Tre övergripande fynd bekräftade användbarheten av EA vid tinnitus. För det första kunde det påvisas i randomiserade, kontrollerade studier att en acceptans-baserad behandling (Acceptance and Commitment Therapy, ACT) hade effekt på tinnitusbesvär. Studie III fann stöd för att ACT var mer effektiv än en väntelistekontroll och en habitueringsfokuserad ljudterapi. Studie IV fann stöd för att internet-förmedlad ACT var mer effektiv än en aktiv kontrollbetingelse (internet-diskussionsforum) och lika effektiv som en etablerad internet-förmedlad KBT-behandling. För det andra kunde processforskning (Studie I, III, V) påvisa att teoretiskt viktiga processer var relaterade till specifika tekniker i ACT och att dessa processer var i sin tur associerade med behandlingsutfall. Exempelvis kunde Studie V styrka att minskning i individers benägenhet att tränga undan tankar och känslor i relation till tinnitus var unikt associerat med behandlingsutfall i ACT i jämfört med KBT. För det tredje påvisade experimentella manipulationer av acceptans- och undvikande-processer användbarheten av EA (Studie II, VI). Studie II fann stöd för att kontroll över maskeringsljud var associerad med minskad kognitiv prestationsförmåga och ökade besvära av tinnitus över upprepade experimentella manipulationer i jämfört med att inte ha kontroll över maskeringsljudet. Slutligen visade Studie VI att bland normalhörande kunde experimentellt inducerad mindfulness motverka minskad förmåga att hålla ut i en mentalt krävande uppgift i närvaro av ett tinnitusliknande ljud till följd av initial suppression av samma ljud. Den övergripande konklusionen av vetenskapliga arbeten som sammanfattas i avhandlingen var att en principstyrd och kontextuell vetenskaplig strategi kan vara en framkomlig väg för att utveckla psykologiska behandlingar för tinnitusbesvär.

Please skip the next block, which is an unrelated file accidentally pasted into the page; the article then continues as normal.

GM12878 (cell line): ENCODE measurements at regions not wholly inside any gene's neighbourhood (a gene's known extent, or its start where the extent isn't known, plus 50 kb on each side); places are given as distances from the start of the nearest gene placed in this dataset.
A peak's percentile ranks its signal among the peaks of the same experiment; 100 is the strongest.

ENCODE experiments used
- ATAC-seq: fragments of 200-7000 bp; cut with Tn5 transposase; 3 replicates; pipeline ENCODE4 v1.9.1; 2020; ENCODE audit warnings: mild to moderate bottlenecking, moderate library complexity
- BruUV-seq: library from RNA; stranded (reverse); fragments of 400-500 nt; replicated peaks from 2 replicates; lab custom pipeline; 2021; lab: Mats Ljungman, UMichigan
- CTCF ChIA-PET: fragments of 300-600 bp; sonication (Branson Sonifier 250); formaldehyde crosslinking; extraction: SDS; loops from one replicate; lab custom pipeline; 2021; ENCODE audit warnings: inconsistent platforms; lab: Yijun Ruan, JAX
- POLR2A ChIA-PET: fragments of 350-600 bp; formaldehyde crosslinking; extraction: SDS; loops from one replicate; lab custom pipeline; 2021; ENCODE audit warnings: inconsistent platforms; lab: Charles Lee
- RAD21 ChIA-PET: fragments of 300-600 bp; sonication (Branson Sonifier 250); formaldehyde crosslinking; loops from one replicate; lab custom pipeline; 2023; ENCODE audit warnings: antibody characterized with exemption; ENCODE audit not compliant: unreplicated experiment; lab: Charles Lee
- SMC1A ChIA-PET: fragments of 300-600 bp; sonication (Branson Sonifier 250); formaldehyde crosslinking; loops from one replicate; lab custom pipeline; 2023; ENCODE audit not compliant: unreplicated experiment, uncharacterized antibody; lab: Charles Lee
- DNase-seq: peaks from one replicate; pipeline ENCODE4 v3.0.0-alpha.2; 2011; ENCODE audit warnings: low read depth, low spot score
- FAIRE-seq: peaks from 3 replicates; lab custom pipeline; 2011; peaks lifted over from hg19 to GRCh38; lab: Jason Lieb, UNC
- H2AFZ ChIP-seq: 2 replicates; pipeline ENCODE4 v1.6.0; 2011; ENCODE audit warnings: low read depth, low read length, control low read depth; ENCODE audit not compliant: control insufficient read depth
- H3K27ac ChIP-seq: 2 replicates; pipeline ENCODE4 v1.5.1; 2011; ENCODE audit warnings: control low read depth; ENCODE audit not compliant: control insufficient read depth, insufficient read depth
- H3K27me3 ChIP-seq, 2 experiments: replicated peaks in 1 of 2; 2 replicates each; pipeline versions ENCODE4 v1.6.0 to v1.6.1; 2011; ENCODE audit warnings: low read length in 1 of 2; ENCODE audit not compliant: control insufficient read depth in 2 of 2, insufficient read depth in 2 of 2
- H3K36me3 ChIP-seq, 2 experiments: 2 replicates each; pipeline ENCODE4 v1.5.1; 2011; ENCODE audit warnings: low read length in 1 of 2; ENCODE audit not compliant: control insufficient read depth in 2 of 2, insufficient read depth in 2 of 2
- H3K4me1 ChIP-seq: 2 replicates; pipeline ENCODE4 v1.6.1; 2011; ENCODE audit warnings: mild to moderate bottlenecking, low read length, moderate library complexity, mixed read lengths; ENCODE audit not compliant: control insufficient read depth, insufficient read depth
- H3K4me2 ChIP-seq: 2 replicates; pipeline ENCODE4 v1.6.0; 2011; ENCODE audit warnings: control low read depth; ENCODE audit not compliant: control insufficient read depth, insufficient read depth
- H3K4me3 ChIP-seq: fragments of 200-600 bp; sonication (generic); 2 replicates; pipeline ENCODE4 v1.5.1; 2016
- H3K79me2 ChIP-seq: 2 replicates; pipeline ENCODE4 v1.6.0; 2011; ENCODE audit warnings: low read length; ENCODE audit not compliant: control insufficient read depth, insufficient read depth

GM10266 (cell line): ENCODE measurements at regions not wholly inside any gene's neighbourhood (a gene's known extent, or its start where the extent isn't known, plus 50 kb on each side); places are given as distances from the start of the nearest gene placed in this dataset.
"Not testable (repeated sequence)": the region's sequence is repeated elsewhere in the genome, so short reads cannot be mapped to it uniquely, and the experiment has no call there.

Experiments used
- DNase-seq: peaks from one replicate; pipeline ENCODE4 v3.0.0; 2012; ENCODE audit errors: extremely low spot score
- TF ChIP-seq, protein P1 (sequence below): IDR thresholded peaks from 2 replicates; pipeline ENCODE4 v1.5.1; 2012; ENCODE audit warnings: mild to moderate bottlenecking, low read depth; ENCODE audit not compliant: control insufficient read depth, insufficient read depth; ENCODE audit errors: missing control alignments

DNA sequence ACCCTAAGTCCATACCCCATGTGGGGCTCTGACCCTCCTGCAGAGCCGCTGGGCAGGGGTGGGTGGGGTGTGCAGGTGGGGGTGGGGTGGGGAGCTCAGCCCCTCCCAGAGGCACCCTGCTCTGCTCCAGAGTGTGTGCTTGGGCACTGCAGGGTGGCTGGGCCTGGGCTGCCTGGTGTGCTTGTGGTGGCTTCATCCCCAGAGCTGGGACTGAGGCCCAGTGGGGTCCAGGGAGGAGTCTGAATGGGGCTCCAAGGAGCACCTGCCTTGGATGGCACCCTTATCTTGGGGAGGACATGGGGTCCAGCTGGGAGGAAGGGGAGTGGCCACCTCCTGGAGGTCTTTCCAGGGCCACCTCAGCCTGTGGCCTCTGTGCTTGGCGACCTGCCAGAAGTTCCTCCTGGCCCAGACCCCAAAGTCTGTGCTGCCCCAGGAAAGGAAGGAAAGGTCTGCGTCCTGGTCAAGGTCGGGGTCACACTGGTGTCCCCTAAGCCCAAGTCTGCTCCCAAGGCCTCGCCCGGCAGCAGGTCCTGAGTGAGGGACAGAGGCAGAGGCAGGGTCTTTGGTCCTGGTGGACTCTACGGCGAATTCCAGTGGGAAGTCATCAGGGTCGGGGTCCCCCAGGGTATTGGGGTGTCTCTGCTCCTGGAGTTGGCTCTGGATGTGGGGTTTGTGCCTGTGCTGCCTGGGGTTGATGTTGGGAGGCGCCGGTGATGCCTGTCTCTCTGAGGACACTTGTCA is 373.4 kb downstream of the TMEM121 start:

Place, publisher, year, edition, pages
Linköping: Linköping University Electronic Press, 2013. 106 p.
Series
Linköping Studies in Arts and Science, ISSN 0282-9800 ; 570Studies from the Swedish Institute for Disability Research, ISSN 1650-1128 ; 45
Keyword
Tinnitus, acceptance, cognitive behavioral therapy, experiential avoidance, acceptance and commitment therapy
National Category
Applied Psychology
Identifiers
urn:nbn:se:liu:diva-88416 (URN)978-91-7519-701-2 (ISBN)
Public defence
2013-03-15, I:101, Hus I, Campus Valla, Linköping University, Linköping, 09:00 (English)
Opponent
Supervisors
Available from: 2013-02-15 Created: 2013-02-05 Last updated: 2014-11-28Bibliographically approved

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Hesser, HugoMolander, PeterAndersson, Gerhard